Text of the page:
Objective: This study was conducted to explore the possible influence of risk notification regarding breast cancer on the intention of women to undergo mammography. Methods: This study employed an uncontrolled before-after design. A baseline survey was conducted in a random sample of 1000 women to examine the sociodemographic variables, breast cancer risk factors, and screening-related variables. All subjects received the findings of a personalized health-risk appraisal (HRA) following the baseline interview. After 2 months of the baseline survey, a survey was conducted in 855 women to assess whether the intention of undergoing mammography had changed. Thus, the modification in the intention by communicating the individual risk status was assessed. Results: There was an overall increase from baseline to post-intervention in the number of subjects with the intention of undergoing mammography. Women in the contemplation and action stages who had intention toward mammography utilization at baseline showed decreased intention regarding mammography. After intervention in the form of HRA to promote mammography utilization, it was determined that young age, being married, being in neither the precontemplation nor the relapse stage, and having one or more risk factors of breast cancer were the predictors of intention to undergo mammography. Conclusions: Our findings indicate that communicating the risk status by HRA service can have a negative effect in the promotion of health-conscious behavior. The selection of the appropriate type of intervention using HRA to promote mammography utilization in the target group will be enhanced by taking into account the risk status of each client.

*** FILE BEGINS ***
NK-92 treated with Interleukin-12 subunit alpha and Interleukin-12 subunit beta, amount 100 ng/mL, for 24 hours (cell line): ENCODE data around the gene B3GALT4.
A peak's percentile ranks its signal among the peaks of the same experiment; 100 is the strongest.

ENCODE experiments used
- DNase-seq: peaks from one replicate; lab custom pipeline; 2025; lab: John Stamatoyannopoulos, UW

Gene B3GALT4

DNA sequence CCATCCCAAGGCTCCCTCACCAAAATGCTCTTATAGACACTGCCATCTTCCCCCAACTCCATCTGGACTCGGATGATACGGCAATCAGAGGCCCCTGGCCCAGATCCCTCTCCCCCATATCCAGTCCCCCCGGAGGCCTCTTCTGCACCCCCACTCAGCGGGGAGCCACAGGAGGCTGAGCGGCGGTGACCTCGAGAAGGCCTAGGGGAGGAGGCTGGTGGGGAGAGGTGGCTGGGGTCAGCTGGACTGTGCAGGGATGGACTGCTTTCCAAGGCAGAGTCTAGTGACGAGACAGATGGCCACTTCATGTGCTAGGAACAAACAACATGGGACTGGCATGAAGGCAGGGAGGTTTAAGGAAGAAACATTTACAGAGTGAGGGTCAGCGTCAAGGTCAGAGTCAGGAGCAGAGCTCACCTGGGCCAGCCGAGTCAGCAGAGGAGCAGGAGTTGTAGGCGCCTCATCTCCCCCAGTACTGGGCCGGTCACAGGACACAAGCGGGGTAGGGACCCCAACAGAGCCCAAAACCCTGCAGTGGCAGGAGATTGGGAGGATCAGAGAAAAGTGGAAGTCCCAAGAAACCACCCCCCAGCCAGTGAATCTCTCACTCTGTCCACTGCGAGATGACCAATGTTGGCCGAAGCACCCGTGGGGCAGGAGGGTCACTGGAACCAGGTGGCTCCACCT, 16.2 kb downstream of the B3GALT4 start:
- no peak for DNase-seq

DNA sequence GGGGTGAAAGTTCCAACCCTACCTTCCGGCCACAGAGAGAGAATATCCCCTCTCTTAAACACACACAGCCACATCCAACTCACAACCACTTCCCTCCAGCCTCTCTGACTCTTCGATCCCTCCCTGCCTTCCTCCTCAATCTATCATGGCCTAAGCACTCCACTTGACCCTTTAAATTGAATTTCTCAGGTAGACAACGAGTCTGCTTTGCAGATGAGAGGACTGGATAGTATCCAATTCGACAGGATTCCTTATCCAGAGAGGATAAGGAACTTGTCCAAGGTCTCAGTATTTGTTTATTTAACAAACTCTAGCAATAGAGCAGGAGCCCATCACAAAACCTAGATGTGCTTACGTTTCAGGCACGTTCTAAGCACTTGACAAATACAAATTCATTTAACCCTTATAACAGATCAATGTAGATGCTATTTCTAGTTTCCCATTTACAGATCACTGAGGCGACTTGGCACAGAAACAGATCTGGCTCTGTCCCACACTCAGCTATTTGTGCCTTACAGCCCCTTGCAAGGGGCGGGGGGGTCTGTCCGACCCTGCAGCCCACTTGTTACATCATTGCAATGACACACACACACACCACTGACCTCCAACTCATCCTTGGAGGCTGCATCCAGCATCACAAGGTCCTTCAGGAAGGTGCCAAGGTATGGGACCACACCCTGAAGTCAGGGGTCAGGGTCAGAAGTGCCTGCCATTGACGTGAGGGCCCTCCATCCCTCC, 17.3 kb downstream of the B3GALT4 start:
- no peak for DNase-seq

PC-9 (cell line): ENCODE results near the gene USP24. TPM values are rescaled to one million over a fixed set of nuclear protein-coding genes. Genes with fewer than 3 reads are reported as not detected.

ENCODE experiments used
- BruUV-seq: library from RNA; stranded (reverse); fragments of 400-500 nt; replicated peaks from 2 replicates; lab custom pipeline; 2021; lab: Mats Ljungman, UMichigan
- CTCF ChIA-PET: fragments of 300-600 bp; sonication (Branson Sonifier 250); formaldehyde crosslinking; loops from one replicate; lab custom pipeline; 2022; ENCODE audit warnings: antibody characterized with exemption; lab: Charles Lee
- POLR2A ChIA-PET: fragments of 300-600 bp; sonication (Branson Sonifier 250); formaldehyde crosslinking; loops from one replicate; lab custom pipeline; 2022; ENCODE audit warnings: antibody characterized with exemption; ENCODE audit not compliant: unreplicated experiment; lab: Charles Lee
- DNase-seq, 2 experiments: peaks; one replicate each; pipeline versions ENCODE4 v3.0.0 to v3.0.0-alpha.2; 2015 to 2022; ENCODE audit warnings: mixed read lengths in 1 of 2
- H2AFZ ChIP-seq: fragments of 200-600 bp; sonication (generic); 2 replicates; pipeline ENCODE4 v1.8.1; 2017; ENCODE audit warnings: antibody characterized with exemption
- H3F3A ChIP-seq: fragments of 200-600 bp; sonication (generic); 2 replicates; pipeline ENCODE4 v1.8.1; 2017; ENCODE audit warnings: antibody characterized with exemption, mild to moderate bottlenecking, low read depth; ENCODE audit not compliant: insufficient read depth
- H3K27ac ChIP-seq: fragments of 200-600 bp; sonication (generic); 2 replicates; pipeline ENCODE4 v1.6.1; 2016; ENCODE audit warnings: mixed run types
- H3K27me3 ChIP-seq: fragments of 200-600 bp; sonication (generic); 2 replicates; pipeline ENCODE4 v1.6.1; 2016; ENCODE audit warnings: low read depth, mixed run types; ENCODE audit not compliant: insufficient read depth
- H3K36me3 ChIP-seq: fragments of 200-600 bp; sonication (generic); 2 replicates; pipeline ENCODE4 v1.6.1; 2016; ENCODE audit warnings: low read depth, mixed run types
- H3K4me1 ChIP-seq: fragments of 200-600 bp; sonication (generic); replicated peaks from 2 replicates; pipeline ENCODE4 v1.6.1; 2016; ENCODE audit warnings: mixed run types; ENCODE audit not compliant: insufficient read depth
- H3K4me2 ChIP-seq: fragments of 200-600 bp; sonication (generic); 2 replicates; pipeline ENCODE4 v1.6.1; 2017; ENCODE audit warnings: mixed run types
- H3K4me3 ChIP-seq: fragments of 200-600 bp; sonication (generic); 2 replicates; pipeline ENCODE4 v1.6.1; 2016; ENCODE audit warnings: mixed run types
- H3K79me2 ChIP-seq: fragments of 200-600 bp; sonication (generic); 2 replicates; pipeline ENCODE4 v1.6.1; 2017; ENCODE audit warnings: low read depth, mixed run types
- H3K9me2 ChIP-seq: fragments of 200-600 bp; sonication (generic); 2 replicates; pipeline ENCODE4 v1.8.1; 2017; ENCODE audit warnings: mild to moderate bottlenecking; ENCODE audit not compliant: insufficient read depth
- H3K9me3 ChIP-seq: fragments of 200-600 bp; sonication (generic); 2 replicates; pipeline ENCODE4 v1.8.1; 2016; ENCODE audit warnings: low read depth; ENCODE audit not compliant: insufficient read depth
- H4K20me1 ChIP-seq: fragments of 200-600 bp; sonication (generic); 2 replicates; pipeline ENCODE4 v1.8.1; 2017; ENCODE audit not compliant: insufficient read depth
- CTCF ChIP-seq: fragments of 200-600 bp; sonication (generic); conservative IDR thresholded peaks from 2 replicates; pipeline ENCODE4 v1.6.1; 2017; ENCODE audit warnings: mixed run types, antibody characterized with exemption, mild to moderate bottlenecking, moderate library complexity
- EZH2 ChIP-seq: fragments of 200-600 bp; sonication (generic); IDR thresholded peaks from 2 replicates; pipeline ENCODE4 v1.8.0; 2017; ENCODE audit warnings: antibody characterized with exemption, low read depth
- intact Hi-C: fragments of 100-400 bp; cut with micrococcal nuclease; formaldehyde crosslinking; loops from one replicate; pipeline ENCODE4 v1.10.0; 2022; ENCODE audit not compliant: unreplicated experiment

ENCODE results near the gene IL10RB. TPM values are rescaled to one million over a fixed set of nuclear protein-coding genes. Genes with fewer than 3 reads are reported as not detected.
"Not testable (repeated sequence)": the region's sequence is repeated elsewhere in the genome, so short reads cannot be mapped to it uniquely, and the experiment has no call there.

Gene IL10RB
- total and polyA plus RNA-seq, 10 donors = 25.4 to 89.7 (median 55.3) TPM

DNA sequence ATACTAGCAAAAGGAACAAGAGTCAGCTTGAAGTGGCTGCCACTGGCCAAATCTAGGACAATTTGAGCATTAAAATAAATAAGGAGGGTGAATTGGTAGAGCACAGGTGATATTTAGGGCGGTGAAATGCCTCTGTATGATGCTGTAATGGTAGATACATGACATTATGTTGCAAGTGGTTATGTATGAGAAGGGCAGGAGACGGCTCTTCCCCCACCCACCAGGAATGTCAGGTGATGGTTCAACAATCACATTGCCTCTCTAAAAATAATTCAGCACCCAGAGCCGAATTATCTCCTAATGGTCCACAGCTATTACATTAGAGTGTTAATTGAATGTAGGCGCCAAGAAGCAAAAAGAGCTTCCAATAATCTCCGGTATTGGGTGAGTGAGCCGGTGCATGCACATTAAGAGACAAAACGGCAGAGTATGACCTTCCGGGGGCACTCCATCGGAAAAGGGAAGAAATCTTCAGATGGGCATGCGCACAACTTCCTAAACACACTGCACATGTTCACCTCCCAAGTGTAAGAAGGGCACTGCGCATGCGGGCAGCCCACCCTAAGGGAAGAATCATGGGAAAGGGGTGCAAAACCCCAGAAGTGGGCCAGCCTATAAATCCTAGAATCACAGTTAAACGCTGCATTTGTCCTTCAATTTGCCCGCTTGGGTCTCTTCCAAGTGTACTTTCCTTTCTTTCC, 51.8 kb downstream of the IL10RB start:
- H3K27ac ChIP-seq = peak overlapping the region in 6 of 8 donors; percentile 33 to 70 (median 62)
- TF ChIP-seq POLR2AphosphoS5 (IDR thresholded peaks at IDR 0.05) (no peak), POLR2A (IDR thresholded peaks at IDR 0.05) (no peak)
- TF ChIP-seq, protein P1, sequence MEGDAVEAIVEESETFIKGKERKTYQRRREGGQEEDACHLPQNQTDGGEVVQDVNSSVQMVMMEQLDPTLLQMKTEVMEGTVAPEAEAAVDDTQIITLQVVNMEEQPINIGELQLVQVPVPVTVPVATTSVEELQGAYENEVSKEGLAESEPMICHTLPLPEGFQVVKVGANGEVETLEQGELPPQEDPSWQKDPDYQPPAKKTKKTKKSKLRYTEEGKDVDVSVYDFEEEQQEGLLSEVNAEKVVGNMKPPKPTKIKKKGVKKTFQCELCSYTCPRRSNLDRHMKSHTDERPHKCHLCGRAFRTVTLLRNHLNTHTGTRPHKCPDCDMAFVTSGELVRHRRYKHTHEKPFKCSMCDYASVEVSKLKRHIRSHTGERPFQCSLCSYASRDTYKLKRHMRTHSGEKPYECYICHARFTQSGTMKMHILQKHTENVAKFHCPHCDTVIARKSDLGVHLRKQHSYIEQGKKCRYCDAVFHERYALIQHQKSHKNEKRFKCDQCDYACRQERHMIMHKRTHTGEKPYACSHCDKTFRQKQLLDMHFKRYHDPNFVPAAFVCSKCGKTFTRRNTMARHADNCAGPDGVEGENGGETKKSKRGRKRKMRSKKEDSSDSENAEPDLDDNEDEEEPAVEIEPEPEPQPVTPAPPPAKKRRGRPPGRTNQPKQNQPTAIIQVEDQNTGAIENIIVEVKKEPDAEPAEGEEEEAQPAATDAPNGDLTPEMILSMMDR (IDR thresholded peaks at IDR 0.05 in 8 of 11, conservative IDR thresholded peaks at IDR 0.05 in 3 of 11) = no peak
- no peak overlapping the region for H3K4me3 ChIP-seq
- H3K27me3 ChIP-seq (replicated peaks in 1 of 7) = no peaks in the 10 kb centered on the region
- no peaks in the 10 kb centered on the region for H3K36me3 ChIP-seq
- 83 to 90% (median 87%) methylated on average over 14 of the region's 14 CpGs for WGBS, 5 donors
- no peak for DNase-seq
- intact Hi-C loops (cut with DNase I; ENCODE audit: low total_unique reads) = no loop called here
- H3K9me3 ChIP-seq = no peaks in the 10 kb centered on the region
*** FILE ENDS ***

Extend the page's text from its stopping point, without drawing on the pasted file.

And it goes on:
All Science Journal Classification (ASJC) codes
- Experimental and Cognitive Psychology
- Psychiatry and Mental health